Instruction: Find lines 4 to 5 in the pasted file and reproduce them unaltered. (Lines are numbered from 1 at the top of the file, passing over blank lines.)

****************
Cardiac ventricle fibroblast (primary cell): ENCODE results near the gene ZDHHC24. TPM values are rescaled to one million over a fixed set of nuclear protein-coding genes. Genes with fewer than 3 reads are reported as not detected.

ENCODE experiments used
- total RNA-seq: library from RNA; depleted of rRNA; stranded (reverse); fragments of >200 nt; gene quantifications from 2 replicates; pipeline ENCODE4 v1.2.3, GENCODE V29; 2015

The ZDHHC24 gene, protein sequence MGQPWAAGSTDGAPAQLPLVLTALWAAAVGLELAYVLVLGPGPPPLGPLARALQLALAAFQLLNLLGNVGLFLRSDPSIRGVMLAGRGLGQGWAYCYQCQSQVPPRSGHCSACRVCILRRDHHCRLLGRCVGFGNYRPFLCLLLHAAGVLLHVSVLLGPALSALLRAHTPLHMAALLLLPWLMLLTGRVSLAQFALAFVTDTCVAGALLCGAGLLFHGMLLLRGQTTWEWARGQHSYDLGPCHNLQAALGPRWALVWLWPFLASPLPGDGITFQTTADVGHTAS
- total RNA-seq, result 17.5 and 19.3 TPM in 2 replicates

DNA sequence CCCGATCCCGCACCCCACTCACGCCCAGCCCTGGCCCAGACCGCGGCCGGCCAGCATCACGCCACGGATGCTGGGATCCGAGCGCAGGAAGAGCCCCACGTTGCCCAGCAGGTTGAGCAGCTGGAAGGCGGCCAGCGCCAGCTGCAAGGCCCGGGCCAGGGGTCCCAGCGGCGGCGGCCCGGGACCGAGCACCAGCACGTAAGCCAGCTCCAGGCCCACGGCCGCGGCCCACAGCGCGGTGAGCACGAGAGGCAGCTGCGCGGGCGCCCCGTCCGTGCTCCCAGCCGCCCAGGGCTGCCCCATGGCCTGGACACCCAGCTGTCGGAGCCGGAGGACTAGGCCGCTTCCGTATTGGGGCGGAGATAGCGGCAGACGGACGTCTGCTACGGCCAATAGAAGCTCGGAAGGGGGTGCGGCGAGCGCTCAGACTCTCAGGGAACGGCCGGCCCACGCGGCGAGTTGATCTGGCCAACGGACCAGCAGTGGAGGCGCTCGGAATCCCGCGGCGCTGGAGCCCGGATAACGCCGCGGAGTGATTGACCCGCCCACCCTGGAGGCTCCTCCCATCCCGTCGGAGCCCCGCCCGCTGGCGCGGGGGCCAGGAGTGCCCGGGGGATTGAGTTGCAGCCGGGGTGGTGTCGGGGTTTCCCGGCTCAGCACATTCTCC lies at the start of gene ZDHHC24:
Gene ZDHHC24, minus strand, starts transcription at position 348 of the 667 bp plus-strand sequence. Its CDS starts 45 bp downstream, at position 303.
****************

The ZDHHC24 gene, protein sequence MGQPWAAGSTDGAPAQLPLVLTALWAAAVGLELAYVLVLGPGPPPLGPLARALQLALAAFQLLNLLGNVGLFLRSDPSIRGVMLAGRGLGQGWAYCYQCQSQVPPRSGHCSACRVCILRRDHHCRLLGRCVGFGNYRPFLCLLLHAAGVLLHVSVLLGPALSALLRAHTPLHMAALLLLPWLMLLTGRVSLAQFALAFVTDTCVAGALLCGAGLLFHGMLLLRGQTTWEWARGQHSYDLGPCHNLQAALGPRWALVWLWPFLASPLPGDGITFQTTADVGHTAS
- total RNA-seq, result 17.5 and 19.3 TPM in 2 replicates